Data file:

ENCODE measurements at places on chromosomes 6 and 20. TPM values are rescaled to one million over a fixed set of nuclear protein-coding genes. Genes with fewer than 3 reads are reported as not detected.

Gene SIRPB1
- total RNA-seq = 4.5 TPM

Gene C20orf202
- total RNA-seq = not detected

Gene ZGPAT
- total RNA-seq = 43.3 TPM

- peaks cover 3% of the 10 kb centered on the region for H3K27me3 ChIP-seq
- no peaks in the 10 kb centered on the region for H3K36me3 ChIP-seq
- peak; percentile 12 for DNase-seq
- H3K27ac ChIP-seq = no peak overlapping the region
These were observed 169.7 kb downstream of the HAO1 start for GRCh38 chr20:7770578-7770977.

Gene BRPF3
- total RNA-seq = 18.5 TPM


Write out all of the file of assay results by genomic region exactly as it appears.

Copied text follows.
ENCODE measurements at places on chromosomes 6 and 20. TPM values are rescaled to one million over a fixed set of nuclear protein-coding genes. Genes with fewer than 3 reads are reported as not detected.

Gene SIRPB1
- total RNA-seq = 4.5 TPM

Gene C20orf202
- total RNA-seq = not detected

Gene ZGPAT
- total RNA-seq = 43.3 TPM

- peaks cover 3% of the 10 kb centered on the region for H3K27me3 ChIP-seq
- no peaks in the 10 kb centered on the region for H3K36me3 ChIP-seq
- peak; percentile 12 for DNase-seq
- H3K27ac ChIP-seq = no peak overlapping the region
These were observed 169.7 kb downstream of the HAO1 start for GRCh38 chr20:7770578-7770977.

Gene BRPF3
- total RNA-seq = 18.5 TPM